The purpose of the electrical excitation is to rapidly spread the signal to contract throughout the entire muscle cell, and to stimulate the opening of still more channels that release calcium from internal compartments in the muscle cell.

Finally, the freed calcium ions trigger muscle contraction by stimulating the sliding action of filament proteins. These rodlike proteins run lengthwise within the muscle cell and are anchored at opposite ends by scaffolds called Z-discs. When the filament proteins slide past each other — in a ratchet-like mechanism that is fueled by cellular energy sources — they cause shortening of the muscle cell and shortening (contraction) of the whole muscle.

If this process is disrupted at any stage between the nerve’s signaling the muscle and the filament proteins’ action, the muscle loses its normal capacity for tone and contraction. At one extreme, the muscle might be limp and weak, and at the other extreme, the muscle may be involuntarily active and unable to relax.

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Causes of noninherited myopathies

Noninherited myopathies are caused by an excess or a deficiency of hormones made by the thyroid gland, which is part of the endocrine system. These myopathies are known as endocrine myopathies.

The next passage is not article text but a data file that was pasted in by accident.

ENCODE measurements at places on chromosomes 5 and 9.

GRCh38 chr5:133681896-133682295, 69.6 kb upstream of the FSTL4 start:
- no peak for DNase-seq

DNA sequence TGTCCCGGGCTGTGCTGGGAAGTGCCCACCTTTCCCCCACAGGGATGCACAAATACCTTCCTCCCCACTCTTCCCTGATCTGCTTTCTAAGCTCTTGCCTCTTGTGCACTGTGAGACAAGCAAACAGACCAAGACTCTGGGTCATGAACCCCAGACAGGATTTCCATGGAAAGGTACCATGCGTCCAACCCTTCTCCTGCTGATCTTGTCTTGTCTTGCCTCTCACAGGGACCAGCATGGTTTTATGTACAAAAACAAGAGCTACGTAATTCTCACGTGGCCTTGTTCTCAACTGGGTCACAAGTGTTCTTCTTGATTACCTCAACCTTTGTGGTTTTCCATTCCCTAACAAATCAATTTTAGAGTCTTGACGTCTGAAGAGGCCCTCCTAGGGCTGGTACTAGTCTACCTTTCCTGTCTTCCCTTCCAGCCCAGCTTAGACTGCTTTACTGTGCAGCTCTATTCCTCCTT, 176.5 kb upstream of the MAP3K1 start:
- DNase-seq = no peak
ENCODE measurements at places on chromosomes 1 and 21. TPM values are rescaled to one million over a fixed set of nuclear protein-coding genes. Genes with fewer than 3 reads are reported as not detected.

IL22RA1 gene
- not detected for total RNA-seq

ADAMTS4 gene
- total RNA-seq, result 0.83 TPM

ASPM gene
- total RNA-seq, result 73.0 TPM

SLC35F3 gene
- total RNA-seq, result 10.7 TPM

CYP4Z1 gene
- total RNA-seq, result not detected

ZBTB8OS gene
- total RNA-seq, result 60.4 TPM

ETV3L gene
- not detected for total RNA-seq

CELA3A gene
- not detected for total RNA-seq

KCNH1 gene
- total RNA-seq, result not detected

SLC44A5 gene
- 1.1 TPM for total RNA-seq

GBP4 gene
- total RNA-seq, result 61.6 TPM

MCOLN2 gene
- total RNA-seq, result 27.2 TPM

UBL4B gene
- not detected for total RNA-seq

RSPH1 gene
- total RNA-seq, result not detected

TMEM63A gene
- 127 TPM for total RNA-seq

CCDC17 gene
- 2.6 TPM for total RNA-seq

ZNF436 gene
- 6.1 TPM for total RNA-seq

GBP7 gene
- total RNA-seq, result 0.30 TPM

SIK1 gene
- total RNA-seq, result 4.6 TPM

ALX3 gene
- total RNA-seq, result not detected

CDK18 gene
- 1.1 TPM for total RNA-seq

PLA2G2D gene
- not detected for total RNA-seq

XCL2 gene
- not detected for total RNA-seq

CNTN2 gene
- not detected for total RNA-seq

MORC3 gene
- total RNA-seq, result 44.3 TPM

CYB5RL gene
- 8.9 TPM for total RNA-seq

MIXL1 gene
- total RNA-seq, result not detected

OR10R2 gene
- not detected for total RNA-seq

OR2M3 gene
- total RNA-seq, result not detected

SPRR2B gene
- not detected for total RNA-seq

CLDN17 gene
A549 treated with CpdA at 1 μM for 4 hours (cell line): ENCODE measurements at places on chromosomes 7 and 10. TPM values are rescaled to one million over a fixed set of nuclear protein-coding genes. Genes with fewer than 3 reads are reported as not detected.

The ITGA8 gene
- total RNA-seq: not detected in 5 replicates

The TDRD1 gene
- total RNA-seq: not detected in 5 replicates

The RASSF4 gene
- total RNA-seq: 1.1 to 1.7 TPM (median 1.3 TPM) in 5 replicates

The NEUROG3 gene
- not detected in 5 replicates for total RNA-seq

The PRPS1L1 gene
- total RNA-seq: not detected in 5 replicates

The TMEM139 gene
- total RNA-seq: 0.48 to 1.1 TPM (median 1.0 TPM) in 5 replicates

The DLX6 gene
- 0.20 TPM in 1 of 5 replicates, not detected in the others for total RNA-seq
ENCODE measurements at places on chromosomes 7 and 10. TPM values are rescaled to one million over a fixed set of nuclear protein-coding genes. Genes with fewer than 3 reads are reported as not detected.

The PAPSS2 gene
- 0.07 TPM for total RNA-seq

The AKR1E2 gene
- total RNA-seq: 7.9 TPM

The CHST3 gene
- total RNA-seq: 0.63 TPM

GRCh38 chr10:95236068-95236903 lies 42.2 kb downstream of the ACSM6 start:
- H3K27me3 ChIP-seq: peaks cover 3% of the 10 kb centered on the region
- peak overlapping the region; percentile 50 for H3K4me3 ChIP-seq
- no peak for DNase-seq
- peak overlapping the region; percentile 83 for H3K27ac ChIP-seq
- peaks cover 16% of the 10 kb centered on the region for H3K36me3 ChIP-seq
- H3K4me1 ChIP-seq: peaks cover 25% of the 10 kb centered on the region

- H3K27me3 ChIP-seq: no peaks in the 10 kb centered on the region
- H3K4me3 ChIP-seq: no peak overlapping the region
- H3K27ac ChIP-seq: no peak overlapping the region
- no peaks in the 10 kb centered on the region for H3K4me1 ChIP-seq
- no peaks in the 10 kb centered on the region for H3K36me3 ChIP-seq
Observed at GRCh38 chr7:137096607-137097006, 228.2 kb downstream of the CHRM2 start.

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Inheritance patterns in myopathies

On being told they have a genetic disorder such as an inheritable myopathy, patients often ask, “But it doesn’t run in the family, so how could it be genetic?” Inheritable myopathies can run in a family, even if only one “blood relative” in the family has it.

This is because genetic diseases like inheritable myopathies can be inherited in a variety of ways: X-linked, autosomal dominant and autosomal recessive. Or, a new, spontaneous mutation may occur for the first time in a child.

X-linked means that the genetic mutation (or defect) is located on the X chromosome. For many X-linked diseases, a normal copy of the gene can compensate for the defective copy. Because males have only one X chromosome while females have two, X-linked diseases almost always affect males.

Autosomal means the mutation occurs on a chromosome other than the X or Y. Therefore, autosomal diseases affect males and females equally.

Autosomal recessive means that two copies of a defective gene are required for the full-blown disease. One copy is inherited from each parent, neither of whom would normally have the disease but would be a “carrier.”

Autosomal dominant means that one copy of a defective gene is enough to cause disease. So, a person who inherits the defective gene from a parent will have the disease, as will the parent.

Inheritable myopathies passed on in an autosomal dominant pattern can be easy to trace through the family tree. By contrast, X-linked or autosomal recessive disorders might seem to occur “out of the blue.” But in reality, one or both parents might be carriers who silently harbor a genetic mutation. Many parents have no idea they’re carriers of a disease until they have a child with the disease.

Spontaneous mutations do come “out of the blue,” when a new mutation occurs during the child’s conception. After they occur, these mutations can be passed on to the next generation.

A good way to find out more about your risk of inheriting or passing on an inheritable myopathy is to talk to your MDA clinic physician or a genetic counselor. Also, see Facts About Genetics and Neuromuscular Diseases.